Since this condition usually occurs during childhood, there are no apparent symptoms of type 1 diabetes.
What is type 2 diabetes?
Type 2 diabetes does not let an individual make or use insulin effectively. According to NIDDK reports, it is the most common diabetes type, and it has a strong relation with obesity. A person living with this type of diabetes may or may not administer insulin. In maximum cases, taking proper medication and changes in diet and some exercise can help manage type 2 diabetes.
Both children & adults can develop this type of diabetes. This condition’s common risk factors include age 45 or more, family history, or being overweight.
Type 2 diabetes symptoms?
Yeast infections: Both men & women with diabetes can get these infections. Yeast feeds on glucose, so having an excessive amount around makes it thrive. Conditions can grow in any moist, warm fold of skin, including under breasts, between fingers and toes, or in or close to sex organs.
Slow-healing cuts or sores: With time, high blood sugar levels can affect the blood flow resulting in nerve damage that makes it difficult for your body to heal wounds. Nerve damage can further cause pain (or numbness) in your feet or legs.
What is Gestational diabetes?
Gestational diabetes occurs during pregnancy, while a person becomes less sensitive to insulin. According to the CDC reports, 2 to 10% of pregnancies result in gestational diabetes each year. The risks are elevated in individuals going into pregnancy while being overweight.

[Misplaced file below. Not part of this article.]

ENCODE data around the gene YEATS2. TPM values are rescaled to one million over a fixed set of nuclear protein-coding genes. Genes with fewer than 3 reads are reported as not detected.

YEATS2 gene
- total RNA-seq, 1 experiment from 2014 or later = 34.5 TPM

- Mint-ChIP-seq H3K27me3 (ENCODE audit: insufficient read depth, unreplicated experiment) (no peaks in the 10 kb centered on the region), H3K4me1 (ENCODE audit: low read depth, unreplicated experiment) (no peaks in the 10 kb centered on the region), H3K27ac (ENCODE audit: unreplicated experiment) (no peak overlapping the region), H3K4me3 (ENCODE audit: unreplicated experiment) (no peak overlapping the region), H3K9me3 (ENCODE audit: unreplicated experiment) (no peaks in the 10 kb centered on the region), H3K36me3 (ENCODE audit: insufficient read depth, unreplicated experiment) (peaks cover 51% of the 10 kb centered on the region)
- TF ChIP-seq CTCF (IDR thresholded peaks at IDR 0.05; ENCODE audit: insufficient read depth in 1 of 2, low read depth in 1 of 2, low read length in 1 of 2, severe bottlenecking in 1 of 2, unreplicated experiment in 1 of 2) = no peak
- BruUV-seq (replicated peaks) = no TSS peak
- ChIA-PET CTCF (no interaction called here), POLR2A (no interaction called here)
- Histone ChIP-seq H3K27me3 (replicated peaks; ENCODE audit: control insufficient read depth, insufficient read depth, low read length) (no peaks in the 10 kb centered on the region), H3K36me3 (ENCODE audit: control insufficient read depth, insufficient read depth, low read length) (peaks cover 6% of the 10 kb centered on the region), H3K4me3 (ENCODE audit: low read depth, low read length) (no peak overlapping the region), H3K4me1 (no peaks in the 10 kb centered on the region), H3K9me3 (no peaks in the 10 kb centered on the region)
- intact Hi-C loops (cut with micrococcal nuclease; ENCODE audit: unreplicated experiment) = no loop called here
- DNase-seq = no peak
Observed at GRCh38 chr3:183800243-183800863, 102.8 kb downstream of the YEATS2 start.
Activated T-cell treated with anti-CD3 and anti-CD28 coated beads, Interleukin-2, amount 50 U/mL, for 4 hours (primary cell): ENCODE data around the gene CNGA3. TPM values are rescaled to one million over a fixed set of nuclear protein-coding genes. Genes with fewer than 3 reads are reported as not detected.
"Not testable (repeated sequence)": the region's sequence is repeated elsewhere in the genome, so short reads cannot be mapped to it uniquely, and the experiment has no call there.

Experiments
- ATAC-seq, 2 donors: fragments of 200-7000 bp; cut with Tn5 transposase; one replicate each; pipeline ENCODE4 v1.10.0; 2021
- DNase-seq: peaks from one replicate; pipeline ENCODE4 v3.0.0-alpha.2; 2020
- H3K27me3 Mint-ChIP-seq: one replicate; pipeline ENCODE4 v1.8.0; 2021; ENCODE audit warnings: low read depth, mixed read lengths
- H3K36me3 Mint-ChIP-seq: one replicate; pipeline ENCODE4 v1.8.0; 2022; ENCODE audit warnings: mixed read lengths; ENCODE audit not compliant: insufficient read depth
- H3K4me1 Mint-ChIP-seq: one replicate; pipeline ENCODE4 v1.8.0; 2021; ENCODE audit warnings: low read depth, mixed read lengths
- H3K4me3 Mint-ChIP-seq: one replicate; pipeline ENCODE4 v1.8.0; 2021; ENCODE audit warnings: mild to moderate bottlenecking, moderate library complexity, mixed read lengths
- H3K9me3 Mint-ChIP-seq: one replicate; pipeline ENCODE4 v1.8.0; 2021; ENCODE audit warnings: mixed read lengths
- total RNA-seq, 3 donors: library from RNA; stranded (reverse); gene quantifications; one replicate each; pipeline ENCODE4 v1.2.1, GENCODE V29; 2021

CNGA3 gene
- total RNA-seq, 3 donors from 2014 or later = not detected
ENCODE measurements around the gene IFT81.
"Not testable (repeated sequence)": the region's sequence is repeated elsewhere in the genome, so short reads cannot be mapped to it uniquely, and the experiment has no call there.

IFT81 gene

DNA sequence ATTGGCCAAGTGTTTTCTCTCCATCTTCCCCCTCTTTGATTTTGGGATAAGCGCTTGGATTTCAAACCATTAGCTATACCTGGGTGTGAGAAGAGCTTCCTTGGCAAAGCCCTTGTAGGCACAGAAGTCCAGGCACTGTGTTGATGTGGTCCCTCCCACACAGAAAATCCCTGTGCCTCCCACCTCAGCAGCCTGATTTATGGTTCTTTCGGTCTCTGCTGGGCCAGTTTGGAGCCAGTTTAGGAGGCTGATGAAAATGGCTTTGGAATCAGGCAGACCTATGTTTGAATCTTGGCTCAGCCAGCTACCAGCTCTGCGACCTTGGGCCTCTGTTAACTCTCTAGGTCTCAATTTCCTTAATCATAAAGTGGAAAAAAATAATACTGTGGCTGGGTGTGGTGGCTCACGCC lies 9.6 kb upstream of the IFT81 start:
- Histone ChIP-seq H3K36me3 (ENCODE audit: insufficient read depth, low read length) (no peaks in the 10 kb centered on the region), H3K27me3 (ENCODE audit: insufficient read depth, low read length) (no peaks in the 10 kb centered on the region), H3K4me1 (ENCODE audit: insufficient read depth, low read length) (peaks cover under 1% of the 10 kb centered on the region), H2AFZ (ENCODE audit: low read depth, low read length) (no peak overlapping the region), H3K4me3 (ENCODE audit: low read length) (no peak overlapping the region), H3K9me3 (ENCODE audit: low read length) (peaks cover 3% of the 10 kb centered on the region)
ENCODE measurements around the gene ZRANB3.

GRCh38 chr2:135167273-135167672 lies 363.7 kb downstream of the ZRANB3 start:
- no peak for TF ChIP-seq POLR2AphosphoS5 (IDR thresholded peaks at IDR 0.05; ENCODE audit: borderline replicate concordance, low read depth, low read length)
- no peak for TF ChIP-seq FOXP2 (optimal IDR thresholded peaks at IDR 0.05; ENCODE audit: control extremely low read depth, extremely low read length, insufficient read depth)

The report further adds that about 50 % of individuals with gestational diabetes later develop type 2 diabetes. During pregnancy, one can take the following measures to control this situation: stay active, adjust your diet, monitor the growth and development of the fetus, and keep a check on the blood sugar levels.
Gestational diabetes increases the risk of developing high blood pressure while an individual is pregnant that can result in:
- premature birth
- blood sugar problems with the newborn usually clear up in a few days
- increased birth weight
- increased risk of the newborn developing type 2 diabetes later
How to prevent diabetes?
One may not prevent type 1 diabetes. However, individuals can take some measures to prevent type 2 diabetes, including exercising regularly, maintaining a moderate weight, and having a balanced diet with low added sugars, processed foods, and saturated fats. One should maintain a proper weight while planning for pregnancy.
What causes low blood sugar without diabetes?
People who do not have diabetes can experience low blood sugar levels due to hypoglycemia. This condition can occur if the body produces excessive insulin after a meal, causing blood sugar levels to drop.
Which drug can cause diabetes insidious?
Lithium is the drug that most commonly causes acquired nephrogenic diabetes insipidus. It is an effective drug to treat bipolar disorder, but long-term lithium use may damage the kidney cells, so they no longer react to AVP.